The Garden Guide

Book: History of Garden Design and Gardening
Chapter: Chapter 3: European Gardens (500AD-1850)

Danish public gardens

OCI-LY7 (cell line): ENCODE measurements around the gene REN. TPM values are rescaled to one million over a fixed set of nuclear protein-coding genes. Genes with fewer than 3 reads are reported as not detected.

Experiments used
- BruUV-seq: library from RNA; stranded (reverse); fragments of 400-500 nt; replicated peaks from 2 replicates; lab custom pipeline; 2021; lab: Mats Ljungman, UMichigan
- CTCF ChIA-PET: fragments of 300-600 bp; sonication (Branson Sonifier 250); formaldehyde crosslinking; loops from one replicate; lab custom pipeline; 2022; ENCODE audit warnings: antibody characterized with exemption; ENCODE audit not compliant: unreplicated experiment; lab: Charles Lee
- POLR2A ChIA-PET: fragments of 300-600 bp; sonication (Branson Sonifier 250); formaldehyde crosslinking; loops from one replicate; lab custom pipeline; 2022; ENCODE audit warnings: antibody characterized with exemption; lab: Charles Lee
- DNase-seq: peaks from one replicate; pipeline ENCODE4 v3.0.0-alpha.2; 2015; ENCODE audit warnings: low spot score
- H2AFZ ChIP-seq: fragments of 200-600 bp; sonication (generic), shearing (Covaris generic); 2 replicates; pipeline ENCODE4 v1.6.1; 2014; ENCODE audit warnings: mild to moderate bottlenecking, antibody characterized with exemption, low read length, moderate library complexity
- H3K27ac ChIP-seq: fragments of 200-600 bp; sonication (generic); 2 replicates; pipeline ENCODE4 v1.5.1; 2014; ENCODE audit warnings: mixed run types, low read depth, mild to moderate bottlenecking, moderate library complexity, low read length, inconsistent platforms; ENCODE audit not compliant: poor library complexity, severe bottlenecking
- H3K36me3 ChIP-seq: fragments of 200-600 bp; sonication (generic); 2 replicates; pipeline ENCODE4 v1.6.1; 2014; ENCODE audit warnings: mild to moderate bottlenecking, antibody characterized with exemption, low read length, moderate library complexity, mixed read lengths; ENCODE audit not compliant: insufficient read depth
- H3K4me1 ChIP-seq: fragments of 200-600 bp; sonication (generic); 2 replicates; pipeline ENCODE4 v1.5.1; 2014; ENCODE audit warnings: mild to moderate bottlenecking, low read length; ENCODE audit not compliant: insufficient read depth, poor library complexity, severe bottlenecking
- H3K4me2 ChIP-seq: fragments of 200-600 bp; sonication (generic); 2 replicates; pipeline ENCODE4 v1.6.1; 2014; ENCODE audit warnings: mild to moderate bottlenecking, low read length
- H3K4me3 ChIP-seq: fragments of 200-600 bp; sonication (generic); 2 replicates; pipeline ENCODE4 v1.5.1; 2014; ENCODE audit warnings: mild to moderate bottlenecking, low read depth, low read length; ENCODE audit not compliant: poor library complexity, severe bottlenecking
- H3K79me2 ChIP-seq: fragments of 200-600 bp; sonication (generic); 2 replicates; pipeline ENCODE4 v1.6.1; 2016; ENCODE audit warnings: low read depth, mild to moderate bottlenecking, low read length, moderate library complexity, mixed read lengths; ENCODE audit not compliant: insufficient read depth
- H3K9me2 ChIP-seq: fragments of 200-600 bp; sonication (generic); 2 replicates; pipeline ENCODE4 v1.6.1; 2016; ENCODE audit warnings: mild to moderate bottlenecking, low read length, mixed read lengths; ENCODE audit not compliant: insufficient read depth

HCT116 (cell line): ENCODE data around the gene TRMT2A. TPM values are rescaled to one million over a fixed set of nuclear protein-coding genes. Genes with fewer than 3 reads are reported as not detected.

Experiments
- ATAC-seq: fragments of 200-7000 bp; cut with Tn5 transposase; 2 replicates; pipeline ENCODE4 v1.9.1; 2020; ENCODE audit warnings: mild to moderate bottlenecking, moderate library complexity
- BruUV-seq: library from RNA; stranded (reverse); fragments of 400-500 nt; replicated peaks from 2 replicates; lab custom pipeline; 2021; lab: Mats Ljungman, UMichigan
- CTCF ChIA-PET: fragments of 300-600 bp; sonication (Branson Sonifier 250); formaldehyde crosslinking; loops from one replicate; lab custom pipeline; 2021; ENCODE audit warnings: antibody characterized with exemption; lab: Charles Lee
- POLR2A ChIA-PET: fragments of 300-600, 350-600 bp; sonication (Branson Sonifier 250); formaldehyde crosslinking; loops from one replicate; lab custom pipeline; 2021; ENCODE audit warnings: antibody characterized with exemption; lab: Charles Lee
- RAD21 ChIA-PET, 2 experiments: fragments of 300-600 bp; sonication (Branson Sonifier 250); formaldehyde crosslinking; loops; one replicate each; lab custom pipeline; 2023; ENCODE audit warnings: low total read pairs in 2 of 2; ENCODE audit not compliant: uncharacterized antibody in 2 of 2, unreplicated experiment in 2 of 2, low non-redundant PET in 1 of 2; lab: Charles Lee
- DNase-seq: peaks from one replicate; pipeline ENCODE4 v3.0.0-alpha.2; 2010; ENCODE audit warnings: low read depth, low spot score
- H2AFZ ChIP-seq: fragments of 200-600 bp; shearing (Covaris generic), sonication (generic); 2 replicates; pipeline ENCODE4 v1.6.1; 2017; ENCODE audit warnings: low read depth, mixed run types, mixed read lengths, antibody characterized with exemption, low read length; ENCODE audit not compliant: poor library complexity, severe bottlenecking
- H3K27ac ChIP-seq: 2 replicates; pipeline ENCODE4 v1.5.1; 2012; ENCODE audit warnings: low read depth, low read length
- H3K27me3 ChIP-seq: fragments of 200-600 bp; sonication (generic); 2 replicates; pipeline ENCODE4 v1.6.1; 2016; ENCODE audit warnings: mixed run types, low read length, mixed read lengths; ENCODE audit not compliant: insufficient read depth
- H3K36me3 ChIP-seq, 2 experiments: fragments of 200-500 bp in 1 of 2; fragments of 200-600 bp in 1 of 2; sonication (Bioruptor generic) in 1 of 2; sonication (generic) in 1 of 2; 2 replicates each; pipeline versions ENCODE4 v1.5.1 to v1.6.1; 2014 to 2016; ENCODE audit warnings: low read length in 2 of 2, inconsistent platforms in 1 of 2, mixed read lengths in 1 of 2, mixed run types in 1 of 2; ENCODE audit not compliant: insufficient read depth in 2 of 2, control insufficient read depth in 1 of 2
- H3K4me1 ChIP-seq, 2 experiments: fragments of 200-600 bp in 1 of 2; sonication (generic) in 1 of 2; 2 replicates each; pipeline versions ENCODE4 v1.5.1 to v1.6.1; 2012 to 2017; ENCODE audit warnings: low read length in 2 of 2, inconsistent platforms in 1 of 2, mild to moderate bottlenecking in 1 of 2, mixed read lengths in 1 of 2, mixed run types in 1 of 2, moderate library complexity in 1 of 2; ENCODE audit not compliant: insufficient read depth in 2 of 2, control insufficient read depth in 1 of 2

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427. Public gardens. All the royal parks and pleasure-grounds may be considered public gardens; because they are open at all times to all persons; as, indeed, whatever is supported by, and belongs to, the public ought to be. As in most European monarchies, a number of the royal residences are unoccupied, and never visited by the royal family, the enjoyment of walking in them at pleasure may be said to be all that the public receive in return for the immense expense of keeping them up. Fredensborg, Frederiksberg, Jagersprus, and Marienlust are all royal seats, which the royal family newer see. Travellers agree in praising, not only these gardens, but the general scenery in the neighbourhood of Copenhagen. Col. Alexander (Travels through Russia and the Crimea, 1829,) was much struck with the regularity of Copenhagen; with the spiral stair on the outside of the tower of St. Saviour's; with the substantial air of its public buildings and private dwellings, and, above all, with the beauty of its environs. Country seats, groves, and lakes, he says, are to be seen every where from the ramparts; and in the summer, the island of Zealand looks like a highly cultivated garden. The palaces of private individuals in the city and neighbourhood are worthy of being royal residences.